Bio Notes

Below you will find the insctructors of the Autumn School 2020 courses and workshops:

Susan Schreibman, Professor of Digital Arts and Culture at Maastricht University. Professor Schreibman works at the intersections of computationally-based teaching and research in the interplay of the digital archive, cultural innovation, and participatory engagement design, processes and projects. A focus of her research is in the design, critical, and interpretative analysis of systems that remediate publication modalities and manuscript culture from the analogue world, while developing new born-digital paradigms. She has published and lectured widely in digital humanities and Irish poetic modernism. Her research includes Letter 1916-1923, Contested Memories: The Battle of Mount Street Bridge, The Thomas MacGreevy Archive. She is the Founding Editor of the Journal of the Text Encoding Initiative and #dariahTeach.

Marianne Huang, Associate Professor at School for Communication and Culture, Aarhus University, Denmark. Marianne serves as an academic officer for cultural creative collaborations, creative industry partnerships and digital cultures. Marianne has worked on the 20th Century Avantgardes as artistic, social, and political movements, her research interests are creative ecosystems, open innovation, multiple helix collaboration and how artistic interventions and humanistic competences create openings for community based innovation and engagement in democratic, digital transitions.

Konstantinos Papadopoulos, Assistant Professor in Digital Humanities and Culture Studies, Maastricht University, The Netherlands. Costas is an archaeologist by training, specialising in the application of digital methods, including 3D modelling and computational imaging, to archaeological datasets as a way to analyse and interpret societies of the past. Much of his more recent scholarship in digital humanities explores digital pedagogy and interactive modalities of teaching and learning. His work also involves new ways of engagement across different contexts and age groups, and how technology can be leveraged to empower non-academic audiences.

Guido Stompff  is a designer and gained his PhD at TU Delft on design thinking in teams and organizations. He also coaches managers to get innovation going, trains students and start-ups in the Cube design labs and Brightlands Innovation Factory. ” Guido gets his inspiration from the world and people around him. He worked with the most innovative people in the Netherlands, at a company with an R&D of over 1300 people who work on high-tech products and services. There he also conducted his research for his PhD, which he completed in 2012. Guido is the author of the extremely successful management book “Design thinking, radical change in small steps.”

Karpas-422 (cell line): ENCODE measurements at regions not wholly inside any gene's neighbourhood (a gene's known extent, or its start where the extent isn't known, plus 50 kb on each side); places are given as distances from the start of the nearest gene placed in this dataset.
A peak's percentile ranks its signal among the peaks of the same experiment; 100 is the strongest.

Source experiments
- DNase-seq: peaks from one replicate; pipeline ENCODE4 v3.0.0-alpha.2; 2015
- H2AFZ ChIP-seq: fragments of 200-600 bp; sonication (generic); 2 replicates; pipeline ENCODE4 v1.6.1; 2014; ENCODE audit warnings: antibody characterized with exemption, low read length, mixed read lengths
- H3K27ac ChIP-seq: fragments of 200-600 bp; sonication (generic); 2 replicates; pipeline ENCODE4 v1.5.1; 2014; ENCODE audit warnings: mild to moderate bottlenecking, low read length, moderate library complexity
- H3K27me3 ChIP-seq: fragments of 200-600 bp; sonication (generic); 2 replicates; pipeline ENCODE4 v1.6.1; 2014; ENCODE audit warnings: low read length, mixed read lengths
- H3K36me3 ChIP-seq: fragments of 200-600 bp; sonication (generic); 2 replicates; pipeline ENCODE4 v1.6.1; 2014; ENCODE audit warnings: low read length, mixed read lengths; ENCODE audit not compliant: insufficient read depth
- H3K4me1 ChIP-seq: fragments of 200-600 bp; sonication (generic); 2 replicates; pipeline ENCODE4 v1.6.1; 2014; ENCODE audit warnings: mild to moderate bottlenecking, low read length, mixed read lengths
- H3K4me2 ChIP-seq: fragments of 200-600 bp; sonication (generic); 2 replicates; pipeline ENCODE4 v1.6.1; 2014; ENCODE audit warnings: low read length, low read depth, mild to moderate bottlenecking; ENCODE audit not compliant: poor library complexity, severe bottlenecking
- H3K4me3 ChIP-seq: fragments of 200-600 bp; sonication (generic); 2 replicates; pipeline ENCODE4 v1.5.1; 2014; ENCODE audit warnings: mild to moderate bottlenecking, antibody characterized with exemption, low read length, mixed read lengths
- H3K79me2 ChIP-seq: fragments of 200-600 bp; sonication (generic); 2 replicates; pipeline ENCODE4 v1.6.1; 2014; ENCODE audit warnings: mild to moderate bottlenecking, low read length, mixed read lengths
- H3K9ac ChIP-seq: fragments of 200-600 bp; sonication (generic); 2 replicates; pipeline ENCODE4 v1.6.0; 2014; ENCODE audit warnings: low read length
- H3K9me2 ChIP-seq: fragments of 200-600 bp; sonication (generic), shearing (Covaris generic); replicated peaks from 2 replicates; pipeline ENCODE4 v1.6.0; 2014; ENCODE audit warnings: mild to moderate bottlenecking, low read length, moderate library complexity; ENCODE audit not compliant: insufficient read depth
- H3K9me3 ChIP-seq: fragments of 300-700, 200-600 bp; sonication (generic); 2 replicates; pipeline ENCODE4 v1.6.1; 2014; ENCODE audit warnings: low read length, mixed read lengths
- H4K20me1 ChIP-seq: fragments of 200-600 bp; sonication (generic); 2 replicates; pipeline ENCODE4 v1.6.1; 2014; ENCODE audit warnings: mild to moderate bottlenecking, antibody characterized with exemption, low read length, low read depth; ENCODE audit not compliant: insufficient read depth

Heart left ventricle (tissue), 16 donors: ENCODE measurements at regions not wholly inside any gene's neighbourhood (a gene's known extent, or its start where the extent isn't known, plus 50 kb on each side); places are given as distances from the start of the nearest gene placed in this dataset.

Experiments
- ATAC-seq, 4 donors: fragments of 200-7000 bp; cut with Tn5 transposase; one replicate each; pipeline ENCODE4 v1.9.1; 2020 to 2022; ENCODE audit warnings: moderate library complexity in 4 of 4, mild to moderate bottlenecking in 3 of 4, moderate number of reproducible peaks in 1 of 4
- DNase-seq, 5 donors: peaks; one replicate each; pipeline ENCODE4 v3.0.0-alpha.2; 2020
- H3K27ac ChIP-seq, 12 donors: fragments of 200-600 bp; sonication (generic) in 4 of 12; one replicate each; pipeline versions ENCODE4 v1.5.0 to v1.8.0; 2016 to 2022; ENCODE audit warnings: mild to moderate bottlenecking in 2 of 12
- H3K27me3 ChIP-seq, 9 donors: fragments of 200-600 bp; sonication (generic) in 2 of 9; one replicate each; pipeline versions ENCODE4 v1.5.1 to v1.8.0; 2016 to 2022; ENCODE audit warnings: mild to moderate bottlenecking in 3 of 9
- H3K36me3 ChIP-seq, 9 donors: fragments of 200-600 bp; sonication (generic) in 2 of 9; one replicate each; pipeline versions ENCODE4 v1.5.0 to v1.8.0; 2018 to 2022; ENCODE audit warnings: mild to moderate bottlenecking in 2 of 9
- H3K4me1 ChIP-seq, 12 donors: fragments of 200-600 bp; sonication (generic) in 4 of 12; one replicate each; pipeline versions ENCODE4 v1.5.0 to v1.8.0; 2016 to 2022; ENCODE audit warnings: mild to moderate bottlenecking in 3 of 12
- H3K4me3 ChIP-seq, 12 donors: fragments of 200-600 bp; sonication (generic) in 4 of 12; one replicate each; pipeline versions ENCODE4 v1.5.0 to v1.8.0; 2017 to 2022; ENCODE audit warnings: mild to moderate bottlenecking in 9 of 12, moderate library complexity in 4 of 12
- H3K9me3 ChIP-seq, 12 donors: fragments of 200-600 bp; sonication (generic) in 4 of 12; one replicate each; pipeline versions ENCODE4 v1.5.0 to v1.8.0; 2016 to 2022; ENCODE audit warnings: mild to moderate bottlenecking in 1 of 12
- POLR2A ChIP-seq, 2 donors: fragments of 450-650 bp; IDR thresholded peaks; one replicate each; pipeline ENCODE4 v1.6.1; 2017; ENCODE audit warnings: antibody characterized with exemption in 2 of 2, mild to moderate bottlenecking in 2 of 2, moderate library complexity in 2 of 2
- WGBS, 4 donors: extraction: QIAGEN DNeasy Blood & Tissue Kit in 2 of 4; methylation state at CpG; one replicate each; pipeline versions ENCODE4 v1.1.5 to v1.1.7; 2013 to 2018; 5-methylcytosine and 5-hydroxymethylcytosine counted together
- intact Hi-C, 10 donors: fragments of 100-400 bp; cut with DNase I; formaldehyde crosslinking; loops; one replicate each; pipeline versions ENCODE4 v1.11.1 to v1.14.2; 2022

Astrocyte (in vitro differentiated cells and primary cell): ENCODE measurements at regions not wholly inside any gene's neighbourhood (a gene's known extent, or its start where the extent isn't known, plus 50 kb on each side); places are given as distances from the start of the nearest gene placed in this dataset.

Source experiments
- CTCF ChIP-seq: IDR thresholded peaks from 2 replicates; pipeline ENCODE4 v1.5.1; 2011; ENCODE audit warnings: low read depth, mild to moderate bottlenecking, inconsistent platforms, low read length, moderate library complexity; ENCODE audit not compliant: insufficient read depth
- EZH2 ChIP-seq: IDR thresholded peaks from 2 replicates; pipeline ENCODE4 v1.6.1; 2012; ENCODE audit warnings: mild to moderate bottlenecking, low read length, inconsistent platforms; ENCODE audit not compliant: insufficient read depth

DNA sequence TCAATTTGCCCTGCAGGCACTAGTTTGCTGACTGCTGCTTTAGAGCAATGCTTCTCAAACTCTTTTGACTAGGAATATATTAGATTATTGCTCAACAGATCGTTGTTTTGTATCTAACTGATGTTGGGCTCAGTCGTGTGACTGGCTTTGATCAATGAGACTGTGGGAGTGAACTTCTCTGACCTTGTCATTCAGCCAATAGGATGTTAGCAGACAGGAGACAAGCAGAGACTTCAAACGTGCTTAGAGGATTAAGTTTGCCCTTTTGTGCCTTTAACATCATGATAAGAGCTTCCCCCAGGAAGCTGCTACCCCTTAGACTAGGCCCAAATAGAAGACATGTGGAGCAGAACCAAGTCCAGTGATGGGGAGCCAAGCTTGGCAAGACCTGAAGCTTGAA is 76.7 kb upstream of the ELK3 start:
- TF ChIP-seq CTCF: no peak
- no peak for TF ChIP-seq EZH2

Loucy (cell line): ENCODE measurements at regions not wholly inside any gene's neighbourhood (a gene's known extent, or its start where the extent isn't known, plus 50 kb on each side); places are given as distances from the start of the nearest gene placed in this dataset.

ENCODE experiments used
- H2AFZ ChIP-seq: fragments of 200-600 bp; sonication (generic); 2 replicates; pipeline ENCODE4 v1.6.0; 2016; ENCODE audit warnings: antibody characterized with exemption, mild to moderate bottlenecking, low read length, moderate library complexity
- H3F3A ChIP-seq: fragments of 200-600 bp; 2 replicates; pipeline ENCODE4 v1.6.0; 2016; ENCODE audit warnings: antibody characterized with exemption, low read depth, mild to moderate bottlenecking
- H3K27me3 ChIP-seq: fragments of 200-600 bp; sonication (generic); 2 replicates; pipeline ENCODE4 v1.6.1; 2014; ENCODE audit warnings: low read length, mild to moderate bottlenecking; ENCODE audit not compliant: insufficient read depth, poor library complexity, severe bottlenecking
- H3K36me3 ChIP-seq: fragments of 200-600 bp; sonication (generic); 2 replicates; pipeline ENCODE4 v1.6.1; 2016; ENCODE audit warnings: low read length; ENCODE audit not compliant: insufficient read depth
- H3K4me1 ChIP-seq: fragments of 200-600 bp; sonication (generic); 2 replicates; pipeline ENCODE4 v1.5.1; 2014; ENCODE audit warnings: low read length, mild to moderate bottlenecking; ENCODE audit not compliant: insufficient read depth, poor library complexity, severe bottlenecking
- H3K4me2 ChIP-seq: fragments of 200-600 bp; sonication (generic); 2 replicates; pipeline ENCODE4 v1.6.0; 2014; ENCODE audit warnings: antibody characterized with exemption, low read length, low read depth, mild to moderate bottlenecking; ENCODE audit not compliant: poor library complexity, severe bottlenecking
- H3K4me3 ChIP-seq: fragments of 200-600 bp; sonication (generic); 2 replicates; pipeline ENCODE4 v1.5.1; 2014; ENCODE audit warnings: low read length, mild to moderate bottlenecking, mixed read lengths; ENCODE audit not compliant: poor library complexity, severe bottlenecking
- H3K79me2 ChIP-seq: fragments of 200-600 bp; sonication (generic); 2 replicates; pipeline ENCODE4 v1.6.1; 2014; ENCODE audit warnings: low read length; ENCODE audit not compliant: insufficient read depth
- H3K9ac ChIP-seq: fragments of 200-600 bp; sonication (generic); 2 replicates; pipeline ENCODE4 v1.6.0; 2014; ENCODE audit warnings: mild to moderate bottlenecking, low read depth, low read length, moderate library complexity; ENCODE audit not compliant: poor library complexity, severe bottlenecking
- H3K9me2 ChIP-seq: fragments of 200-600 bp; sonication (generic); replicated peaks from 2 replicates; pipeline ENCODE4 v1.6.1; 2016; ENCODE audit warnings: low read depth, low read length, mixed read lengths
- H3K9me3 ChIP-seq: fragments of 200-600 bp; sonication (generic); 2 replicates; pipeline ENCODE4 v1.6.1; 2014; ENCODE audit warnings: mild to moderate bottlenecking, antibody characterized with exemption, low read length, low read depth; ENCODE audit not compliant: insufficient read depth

Gène Bertrand has worked for more than 35 years in the field of museums and science centres in different jobs and with different responsibilities. He has a background in culture, media, education and PR/marketing. Since 2007 Gène is responsible for program development, and was strongly involved in the development of the new venues at the Museumplein Limburg. At present, he is responsible for the development of the living labs, part of the Cube Design Museum, and the methodologies used in these labs. Further he is co-responsible for the program development of the three venues at Museumplein Limburg which are the Cube design museum, Continium discovery centre and Columbus earth centre as well as (international) co-operations/projects.

Eslam Nofal is a Postdoctoral Researcher in Digital Heritage at Maastricht University (Netherlands). He is also affiliated to the Department of Architecture at Assiut University (Egypt). His main research interests are related to digital heritage, interaction design, emerging technologies (e.g. AR, VR, and tangible interaction), human-computer interaction; focusing on designing, implementing and evaluating interactive systems that help users to gain insights and knowledge, in particular the communication of heritage information and visitors’ engagement in museums and beyond. He received his PhD degree from KU Leuven (Belgium), where he introduced the approach of “Phygital Heritage”, which entails how heritage information can be disclosed via simultaneous and integrated physical and digital means, as a potential medium for engaging and meaningful communication of heritage to the broader public.

Anja Köppchen, Lab Coordinator at CUBE Design Museum